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Impeachment and Iraq

Michael Moran looks at the “split-screen crisis” and and argues that the alleged link between the Iraq attack and impeachment is less important than the fact that such an allegation would be taken seriously.

It’s been dubbed the “split-screen crisis:” air raids on the Iraqi capital on one side of your television screen, an impeachment battle in the American capital on the other. Did President Clinton hope his attack on Iraq would make half that screen go away? It is impossible to know. But it is also irrelevant. To paraphrase Britain’s Tony Blair’s comment about Saddam, how can anyone take the word of a “serial liar?”

Let's be fair. Despite what some of the less tactful Republicans in Congress might believe, the Iraq crisis is neither sudden nor manufactured. Relations between the U.S. and Iraq deteriorated to the brink of war in January; it happened again in November, and finally went over the edge this week. Honest people can agree or disagree on the role Clinton’s political problems played in the order to attack. But none doubt that one way or another, this week or next, U.S. forces were fated to tangle again with the Iraqi regime.

The White House argues that the timing is coincidental and under these circumstances, no one will be able to prove otherwise. Let’s concede the point. And let’s also concede, while were in the mood, that the American media’s obsession with the Monica Lewinsky scandal and all its related muck and mire may be contributing to the average person’s sense that Iraq has suddenly popped up out of nowhere at a suspiciously propitious time for Clinton.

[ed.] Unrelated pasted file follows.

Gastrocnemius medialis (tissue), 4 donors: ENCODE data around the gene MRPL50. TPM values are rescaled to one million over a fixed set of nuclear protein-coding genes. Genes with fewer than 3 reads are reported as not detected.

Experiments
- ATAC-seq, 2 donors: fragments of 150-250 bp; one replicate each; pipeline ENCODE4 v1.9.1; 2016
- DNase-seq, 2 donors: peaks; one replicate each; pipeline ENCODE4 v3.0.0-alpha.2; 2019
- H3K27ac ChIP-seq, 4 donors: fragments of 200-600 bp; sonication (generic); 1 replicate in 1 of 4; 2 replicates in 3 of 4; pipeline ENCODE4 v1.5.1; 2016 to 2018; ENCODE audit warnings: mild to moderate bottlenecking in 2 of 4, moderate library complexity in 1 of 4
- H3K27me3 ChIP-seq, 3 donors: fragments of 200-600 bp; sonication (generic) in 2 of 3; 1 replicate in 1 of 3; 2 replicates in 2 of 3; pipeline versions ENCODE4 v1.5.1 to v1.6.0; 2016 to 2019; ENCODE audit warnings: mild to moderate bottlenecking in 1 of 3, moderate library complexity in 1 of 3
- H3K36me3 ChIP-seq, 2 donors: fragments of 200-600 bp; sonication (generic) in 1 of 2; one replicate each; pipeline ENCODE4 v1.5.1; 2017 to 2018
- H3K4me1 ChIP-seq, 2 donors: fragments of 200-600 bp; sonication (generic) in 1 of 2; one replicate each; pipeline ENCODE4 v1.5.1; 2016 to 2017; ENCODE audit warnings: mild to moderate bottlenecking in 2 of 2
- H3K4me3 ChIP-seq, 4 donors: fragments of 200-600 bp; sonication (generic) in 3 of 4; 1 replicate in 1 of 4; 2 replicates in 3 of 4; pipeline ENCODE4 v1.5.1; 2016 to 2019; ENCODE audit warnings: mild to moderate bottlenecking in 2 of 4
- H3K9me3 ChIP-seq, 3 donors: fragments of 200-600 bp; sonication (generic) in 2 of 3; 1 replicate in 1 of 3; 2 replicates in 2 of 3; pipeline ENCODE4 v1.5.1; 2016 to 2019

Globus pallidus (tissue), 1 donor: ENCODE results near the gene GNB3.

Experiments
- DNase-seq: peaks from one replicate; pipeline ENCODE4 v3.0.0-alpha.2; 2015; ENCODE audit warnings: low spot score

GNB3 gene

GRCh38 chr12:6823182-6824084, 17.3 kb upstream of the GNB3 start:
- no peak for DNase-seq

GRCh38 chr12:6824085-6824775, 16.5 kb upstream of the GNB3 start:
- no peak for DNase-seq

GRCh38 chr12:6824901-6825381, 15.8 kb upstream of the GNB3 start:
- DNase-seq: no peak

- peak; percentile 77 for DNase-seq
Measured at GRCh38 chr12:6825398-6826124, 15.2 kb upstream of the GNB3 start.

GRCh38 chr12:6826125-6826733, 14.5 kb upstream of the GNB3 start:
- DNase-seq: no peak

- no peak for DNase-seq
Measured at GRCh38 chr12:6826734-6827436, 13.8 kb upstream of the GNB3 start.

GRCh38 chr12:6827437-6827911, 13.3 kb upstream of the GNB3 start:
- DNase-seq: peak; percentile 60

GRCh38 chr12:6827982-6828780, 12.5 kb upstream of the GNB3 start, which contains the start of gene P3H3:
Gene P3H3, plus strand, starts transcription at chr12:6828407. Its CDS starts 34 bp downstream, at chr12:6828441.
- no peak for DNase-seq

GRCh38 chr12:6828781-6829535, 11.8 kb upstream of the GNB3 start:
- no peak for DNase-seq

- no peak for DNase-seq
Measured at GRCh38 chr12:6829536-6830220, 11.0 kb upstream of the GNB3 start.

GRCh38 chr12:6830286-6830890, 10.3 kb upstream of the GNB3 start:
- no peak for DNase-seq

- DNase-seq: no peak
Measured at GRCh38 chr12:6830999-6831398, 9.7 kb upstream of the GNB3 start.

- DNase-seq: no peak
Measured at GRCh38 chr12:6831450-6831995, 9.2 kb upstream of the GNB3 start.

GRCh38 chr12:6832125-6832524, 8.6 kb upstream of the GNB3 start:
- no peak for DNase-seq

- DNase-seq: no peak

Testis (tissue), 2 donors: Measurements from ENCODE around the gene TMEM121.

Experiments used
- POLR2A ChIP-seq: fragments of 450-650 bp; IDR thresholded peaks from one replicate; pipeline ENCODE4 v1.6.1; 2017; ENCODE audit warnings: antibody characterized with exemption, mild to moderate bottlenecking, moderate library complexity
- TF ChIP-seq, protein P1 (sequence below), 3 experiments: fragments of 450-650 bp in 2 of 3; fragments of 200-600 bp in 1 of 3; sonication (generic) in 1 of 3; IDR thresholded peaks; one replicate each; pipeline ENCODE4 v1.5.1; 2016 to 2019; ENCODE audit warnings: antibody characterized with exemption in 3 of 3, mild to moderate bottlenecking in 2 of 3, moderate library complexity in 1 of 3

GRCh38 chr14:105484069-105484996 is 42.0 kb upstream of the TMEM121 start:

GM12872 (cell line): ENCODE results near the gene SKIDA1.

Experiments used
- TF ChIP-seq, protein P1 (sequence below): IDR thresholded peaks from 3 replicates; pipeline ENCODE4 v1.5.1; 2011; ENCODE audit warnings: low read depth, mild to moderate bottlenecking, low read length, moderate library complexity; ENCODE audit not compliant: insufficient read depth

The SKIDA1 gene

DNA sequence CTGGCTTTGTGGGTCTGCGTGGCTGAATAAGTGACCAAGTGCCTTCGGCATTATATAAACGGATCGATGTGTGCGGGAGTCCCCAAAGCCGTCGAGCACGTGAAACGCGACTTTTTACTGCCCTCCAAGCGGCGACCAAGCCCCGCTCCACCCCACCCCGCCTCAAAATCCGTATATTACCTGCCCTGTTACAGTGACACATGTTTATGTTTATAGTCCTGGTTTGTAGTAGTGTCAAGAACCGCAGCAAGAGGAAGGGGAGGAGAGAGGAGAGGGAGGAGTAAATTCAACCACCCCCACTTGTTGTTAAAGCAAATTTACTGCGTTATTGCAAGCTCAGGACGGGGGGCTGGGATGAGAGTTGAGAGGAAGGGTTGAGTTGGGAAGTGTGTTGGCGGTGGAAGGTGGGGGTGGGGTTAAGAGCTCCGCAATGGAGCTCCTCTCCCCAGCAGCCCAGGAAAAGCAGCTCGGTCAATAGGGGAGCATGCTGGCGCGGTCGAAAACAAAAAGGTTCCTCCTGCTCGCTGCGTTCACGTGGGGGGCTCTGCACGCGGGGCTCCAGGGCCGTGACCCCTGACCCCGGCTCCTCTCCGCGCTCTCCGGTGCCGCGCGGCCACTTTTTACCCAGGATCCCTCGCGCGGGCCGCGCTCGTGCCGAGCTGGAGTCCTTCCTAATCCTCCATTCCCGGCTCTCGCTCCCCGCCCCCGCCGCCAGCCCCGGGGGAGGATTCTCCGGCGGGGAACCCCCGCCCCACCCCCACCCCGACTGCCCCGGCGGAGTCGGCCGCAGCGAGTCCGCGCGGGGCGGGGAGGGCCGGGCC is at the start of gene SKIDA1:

Credibility is the real issue here — the one that will linger when Saddam, Clinton and everyone they touched, gassed or slept with is gone. Not Clinton’s personal credibility, but the credibility of the American presidency. The question is not whether Clinton “wagged the dog.” That charge is revived just about every time a president makes a move abroad. The real question is why major world powers are not, this time, willing to dismiss the notion.